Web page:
Earlier this month, I attended the Wharton People Analytics Conference in Philadelphia, where start-ups, thought leaders, and practitioners networked, shared their work and debated the future. The event was by turns heady (e.g., a panel with Wharton Dean Geoffrey Garrett and Byron Auguste of Opportunity@Work discussing “the why of work”), insightful (e.g., Google’s recent research on teams), and tactical (e.g., solutions profiled by recruiting startup HiQ and other talent analytics vendors).
The conference had many highlights, but here are just a few that stood out to me:
Daniel Kahneman and the Limits of Predictability
In a talk with Dan Pink, psychologist and behavioral economist Daniel Kahneman shared his thoughts about the evolution of talent assessments and behavioral economics. Of interest were his comments about the limits of our ability to predict performance. Though he argued that many failed predictions are due to noise, not bias, he wondered whether our ability to predict performance would continue to improve or if we’ve hit a limit. Maybe there are some things we just can’t model out effectively.
In some ways, that may be true for individual performance. But within CLC, we’ve found that more organizations do a very poor job of predicting performance in a more collaborative, team-based environment. Indeed, two thirds of enterprise contributors—our term for high performers—are misidentified. (CEB Corporate Leadership Council members can read more about enterprise contributors and how to develop them here.)
For talent analytics professionals in general, even if all noise cannot be eliminated from performance models, I would argue that these models still need to be updated from time to time to keep up with the pace of change. The discussion also raises interesting questions about the point of talent analytics, which isn’t just about increasing predictability, but rather about increasing it within a certain timeframe or separating signal from noise when dealing with massive infusions of information (large numbers of job applicants, for example).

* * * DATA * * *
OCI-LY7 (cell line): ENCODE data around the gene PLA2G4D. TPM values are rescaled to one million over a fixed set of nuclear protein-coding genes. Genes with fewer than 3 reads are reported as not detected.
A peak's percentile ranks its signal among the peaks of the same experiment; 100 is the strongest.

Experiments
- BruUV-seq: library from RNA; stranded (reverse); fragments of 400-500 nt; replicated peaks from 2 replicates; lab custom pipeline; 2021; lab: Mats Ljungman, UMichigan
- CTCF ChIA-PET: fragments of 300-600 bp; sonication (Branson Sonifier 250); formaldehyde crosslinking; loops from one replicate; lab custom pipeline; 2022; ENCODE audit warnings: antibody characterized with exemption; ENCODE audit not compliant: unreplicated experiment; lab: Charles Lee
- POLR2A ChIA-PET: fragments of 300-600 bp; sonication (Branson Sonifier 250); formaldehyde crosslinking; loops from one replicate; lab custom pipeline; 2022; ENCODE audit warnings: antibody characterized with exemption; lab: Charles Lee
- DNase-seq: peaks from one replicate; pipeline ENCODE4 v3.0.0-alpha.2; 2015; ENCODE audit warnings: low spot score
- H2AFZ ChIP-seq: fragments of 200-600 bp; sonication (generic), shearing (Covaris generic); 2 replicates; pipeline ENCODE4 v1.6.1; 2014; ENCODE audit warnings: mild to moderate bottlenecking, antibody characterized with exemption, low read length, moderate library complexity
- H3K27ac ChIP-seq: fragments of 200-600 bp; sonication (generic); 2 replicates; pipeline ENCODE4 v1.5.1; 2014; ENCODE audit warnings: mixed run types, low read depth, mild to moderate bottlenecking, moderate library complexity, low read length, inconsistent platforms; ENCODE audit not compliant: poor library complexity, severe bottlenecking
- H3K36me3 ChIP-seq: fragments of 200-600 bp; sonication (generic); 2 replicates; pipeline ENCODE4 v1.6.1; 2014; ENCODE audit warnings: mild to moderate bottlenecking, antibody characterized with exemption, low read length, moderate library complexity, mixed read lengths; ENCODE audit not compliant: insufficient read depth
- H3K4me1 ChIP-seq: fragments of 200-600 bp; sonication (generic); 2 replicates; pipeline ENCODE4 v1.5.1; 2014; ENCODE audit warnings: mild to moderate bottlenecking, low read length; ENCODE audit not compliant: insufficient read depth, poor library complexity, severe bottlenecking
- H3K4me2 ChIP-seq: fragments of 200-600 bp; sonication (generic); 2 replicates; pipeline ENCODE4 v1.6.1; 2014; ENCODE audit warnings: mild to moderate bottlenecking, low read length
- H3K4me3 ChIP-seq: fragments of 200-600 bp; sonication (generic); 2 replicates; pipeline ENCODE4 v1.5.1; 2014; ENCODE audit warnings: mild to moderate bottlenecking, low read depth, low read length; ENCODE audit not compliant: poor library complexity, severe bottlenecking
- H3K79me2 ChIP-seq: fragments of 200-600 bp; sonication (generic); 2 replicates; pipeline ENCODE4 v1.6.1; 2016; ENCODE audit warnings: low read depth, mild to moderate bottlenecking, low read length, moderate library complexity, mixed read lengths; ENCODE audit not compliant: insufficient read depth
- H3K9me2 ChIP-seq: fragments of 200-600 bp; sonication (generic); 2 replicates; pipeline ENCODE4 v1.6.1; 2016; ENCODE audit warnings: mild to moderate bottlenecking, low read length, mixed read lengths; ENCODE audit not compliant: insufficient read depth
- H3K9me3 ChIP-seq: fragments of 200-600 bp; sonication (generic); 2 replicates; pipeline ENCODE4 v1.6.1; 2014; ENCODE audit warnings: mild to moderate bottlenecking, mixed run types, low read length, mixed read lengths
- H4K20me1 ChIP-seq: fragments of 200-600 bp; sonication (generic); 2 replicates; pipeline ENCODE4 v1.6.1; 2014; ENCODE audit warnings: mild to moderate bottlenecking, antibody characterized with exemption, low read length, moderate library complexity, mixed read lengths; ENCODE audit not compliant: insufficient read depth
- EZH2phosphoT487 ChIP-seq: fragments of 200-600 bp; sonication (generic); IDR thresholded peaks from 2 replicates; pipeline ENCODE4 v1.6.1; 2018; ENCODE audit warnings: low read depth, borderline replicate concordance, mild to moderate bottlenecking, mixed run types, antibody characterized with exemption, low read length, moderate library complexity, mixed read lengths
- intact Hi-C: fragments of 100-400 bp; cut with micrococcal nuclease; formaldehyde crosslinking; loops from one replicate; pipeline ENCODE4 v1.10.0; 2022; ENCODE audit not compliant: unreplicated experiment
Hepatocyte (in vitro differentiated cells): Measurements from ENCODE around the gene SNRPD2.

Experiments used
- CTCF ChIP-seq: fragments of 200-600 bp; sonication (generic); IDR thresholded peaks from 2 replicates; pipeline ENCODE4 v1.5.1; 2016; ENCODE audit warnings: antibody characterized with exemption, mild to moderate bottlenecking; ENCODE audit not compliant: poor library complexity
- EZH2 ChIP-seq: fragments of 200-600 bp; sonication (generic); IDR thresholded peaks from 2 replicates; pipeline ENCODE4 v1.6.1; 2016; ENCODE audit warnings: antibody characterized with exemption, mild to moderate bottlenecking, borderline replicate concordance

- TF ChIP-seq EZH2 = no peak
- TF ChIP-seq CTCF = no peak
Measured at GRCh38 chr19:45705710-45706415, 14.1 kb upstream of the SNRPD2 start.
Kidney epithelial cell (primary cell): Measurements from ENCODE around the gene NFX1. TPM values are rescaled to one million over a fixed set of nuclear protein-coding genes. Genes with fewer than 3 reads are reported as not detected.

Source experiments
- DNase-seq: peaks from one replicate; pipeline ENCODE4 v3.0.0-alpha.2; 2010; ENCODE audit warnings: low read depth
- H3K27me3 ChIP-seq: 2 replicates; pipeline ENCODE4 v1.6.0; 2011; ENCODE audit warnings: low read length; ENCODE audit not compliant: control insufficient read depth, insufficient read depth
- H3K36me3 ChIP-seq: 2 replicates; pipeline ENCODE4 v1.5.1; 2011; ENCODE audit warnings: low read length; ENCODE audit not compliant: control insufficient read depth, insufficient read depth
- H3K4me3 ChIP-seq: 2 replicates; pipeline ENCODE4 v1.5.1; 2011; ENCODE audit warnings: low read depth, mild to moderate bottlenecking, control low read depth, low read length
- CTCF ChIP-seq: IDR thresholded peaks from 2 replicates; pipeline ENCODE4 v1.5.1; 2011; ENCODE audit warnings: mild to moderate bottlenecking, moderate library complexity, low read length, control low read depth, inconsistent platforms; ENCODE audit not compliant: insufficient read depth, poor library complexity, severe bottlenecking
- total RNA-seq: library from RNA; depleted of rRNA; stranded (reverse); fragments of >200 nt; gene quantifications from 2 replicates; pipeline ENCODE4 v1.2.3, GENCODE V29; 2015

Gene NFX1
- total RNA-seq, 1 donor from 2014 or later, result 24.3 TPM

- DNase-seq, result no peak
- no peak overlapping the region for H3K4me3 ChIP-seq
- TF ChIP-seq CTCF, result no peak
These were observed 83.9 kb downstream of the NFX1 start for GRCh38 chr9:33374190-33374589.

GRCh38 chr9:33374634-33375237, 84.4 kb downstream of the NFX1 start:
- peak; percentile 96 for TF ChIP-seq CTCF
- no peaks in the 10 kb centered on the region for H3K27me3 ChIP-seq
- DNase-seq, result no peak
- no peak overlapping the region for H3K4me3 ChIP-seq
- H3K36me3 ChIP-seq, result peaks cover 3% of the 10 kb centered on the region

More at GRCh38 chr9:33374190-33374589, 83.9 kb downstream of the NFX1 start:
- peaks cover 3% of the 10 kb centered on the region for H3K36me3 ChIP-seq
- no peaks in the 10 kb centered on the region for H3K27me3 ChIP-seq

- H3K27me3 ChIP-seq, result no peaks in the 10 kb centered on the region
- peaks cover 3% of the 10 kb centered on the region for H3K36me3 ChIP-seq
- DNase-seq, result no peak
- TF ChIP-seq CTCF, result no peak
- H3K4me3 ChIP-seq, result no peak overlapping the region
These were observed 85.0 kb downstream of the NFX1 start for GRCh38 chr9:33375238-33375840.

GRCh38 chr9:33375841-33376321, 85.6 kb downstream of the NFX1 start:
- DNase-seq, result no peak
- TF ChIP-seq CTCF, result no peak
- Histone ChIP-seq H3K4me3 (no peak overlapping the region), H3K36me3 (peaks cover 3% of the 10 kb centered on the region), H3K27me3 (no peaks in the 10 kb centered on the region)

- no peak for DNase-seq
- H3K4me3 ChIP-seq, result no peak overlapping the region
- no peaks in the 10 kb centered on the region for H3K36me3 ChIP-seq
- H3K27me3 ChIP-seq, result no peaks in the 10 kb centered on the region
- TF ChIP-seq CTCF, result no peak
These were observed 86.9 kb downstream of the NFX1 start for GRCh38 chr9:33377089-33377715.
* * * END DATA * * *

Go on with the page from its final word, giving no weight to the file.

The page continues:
Responding to the Skills Gap
Garrett and Auguste debated the skills gap, with Auguste arguing that the system was rigged for most employees and that smarter algorithms could essentially free them. For example, institutional pedigree (where you went to school) is used as a heuristic in the early sorting of candidates, instead of actual skills. Talent analytics should help us overcome that problem. But there are many problems with talent analytics; for example, the ROI of selecting talent is much higher than building it. Robots in general can rob people of work that makes life meaningful. Auguste concluded by saying, “Talent analytics is about to explode. But will it take off like a rocket or explode in our faces?”
Tony Hsieh, the CEO of Zappos, defended Holacracy, comparing it to the original iPhone and insisting that it will improve with later iterations. One very interesting thought he had was the idea of someday opening up a company’s organizational chart to the world in pursuit of radical transparency. With organizations making public diversity statistics and salaries, perhaps the whole org chart is next?
There were many other great panels, such as the panel on teams, where Google argued that team dynamics matter more than composition, and Yale’s Amy Wrzesniewski argued that in evaluating teams, one should measure not only the success of team outcomes, but also how individuals have grown within their teams.
The Wharton Conference is in its third year, and it will be interesting to see how this takes off as talent analytics continues to explode. Currently, the field seems to be putting heavy emphasis on behavioral economics and what we might call the Google School of People Analytics. I would expect the perspectives to continue to multiply as organizations across industries start building out their own capabilities. Anyway, with management algorithms on the rise, woe betide the managers who are still leading from the gut.